“It has increased. No doubt about it,” he said, noting many cattle now are worth more than $1,000 each. Unbranded cattle can fetch 100 percent of value for thieves. “Most of the time it’s someone within the infrastructure who understands it and are doing the cattle theft. They have to have the wherewithal to load animals out of corral or pasture, a way of gathering them. Someone with an urban background is not going to be able to steal cattle.”
Often the perpetrators are employees, friends of employees or ex-employees who carefully observe ranchers to learn when and where they feed their cattle, Lawley told the WLJ, stressing the need for ranchers to brand their cattle and lock their gates. “If the cattle are unbranded, they can market those cattle pretty easily.”
Lawley partially blames the increased cattle thefts on “a lot of people out of work” tempted by an increase in the price of beef and dairy cattle. His department has been cooperating with law enforcement, brand inspectors and the California Cattlemen’s Association to thwart the rustling, sending out weekly bulletins.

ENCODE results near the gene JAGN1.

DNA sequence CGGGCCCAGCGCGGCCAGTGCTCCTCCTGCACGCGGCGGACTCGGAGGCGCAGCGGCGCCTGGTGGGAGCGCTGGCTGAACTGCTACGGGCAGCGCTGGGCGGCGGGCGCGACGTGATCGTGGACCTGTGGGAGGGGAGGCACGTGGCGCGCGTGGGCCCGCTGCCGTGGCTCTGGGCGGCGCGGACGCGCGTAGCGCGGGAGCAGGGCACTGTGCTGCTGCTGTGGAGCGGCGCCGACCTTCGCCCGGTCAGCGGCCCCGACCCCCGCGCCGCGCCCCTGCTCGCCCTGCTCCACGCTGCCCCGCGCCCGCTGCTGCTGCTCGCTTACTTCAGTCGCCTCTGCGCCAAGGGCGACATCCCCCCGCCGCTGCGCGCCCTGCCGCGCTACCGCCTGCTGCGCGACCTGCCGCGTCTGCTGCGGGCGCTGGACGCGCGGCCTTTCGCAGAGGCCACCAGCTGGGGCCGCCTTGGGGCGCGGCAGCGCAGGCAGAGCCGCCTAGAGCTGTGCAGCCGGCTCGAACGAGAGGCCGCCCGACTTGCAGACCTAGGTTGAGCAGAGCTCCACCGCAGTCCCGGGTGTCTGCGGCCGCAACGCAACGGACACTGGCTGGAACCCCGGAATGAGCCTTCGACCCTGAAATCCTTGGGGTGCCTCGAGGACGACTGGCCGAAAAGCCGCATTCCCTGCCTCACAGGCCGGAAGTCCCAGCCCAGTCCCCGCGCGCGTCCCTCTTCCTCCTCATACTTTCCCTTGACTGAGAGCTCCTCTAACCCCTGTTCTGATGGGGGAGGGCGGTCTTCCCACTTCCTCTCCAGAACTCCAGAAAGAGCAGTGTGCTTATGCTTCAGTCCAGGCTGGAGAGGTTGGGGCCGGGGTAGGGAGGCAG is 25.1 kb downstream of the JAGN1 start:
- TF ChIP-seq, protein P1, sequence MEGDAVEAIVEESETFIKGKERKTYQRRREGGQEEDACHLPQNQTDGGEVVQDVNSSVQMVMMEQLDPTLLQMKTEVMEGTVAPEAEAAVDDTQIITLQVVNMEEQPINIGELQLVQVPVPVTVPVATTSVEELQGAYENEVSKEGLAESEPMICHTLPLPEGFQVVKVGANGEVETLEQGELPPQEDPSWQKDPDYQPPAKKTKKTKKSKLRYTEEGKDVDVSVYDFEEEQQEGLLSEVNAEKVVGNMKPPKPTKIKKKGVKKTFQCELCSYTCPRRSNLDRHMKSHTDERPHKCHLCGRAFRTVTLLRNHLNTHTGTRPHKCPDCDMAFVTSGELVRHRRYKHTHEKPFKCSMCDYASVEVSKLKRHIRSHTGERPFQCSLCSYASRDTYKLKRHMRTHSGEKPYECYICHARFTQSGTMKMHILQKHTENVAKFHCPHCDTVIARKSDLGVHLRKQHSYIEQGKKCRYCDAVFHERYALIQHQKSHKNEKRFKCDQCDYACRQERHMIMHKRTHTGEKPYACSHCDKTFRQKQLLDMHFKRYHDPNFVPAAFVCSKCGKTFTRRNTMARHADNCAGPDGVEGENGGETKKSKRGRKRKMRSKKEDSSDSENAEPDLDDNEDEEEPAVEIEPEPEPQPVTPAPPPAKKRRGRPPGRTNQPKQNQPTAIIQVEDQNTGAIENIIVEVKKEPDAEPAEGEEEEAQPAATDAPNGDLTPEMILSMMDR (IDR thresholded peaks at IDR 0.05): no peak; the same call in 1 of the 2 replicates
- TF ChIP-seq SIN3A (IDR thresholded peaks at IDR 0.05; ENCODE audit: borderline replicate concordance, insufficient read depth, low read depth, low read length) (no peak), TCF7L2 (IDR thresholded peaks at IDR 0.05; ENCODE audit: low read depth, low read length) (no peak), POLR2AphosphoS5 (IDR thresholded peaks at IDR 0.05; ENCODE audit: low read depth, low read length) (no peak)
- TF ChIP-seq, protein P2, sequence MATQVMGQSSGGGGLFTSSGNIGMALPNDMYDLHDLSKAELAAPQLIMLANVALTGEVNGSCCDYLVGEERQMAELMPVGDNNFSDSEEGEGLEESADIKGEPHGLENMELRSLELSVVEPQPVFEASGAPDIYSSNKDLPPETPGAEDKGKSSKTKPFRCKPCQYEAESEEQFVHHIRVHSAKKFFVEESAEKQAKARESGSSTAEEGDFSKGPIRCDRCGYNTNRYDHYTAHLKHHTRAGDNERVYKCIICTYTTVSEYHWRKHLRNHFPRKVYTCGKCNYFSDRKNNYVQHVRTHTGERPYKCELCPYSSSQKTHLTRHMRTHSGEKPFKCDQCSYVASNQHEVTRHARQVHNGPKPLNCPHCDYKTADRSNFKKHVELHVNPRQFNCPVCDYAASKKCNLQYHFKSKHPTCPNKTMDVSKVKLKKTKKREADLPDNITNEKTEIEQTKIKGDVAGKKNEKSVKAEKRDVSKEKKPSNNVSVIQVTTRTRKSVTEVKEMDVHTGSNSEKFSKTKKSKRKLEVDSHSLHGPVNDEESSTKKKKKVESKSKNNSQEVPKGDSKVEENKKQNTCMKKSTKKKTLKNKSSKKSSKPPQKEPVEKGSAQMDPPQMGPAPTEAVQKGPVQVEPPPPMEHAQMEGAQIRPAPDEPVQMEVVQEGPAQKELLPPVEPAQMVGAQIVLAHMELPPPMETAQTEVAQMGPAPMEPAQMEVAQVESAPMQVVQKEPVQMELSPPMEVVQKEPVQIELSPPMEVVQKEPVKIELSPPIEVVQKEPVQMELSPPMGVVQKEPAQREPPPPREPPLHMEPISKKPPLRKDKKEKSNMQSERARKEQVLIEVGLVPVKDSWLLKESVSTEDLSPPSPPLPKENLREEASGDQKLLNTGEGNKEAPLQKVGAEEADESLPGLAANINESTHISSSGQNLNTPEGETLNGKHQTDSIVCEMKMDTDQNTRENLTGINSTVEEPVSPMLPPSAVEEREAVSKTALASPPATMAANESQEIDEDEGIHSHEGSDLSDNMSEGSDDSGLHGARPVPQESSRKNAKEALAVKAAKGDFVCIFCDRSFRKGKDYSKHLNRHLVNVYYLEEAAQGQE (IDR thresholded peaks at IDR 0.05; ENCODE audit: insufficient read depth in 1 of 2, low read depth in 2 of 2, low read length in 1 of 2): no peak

California Gov. Jerry Brown recently signed a bill to increase the penalty for cattle theft to $5,000, effective Jan. 1. Last year, the state succeeded in returning nearly 1,650 missing head of cattle worth $1.4 million to their owners. California officials also worked with their Nevada counterparts to stop and inspect all vehicles carrying livestock on Interstate 80.
Lawley urged ranchers who think cattle may have been stolen to contact state officials immediately. “The longer the wait, the colder the trail,” he said.
Michael Kelsey, executive vice president of the Oklahoma Cattlemen’s Association, told WLJ the increased value of cattle and a relentless drought have driven the spike in cattle thefts in Oklahoma and other states. In the past five years, most of the nation’s land where cattle are run has been drought-stricken, he said.
“Cattle prices are extremely strong. That’s one of the major factors I believe is driving a lot of this theft. Retail beef prices are as high as as they’ve ever been, reaching all-time highs for consumers,” Kelsey said, adding input costs also are very high for operations.